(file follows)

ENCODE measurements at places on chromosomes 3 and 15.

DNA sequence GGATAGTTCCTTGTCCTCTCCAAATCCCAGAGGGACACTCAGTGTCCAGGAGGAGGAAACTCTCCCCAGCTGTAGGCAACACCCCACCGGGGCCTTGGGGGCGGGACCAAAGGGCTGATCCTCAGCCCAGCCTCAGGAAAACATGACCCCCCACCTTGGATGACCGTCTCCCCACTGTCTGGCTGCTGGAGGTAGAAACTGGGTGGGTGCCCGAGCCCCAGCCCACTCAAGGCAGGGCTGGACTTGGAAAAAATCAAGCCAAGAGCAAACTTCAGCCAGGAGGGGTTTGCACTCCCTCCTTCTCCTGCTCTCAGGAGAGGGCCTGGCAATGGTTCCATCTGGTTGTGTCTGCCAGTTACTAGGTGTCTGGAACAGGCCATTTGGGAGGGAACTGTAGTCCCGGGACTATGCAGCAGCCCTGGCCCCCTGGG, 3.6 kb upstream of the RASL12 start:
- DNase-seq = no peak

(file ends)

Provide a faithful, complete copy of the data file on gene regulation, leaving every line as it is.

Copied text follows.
ENCODE measurements at places on chromosomes 3 and 15.

DNA sequence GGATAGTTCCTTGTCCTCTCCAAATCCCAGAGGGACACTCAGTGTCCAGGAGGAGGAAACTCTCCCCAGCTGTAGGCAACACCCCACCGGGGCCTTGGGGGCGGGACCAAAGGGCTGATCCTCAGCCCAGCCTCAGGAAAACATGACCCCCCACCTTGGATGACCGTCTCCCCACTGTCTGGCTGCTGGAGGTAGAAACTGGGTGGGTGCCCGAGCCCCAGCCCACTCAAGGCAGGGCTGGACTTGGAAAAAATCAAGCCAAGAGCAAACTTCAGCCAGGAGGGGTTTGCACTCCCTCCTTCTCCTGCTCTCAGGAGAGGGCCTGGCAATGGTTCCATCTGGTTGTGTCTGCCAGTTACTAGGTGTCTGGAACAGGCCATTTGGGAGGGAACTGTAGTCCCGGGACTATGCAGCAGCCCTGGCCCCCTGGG, 3.6 kb upstream of the RASL12 start:
- DNase-seq = no peak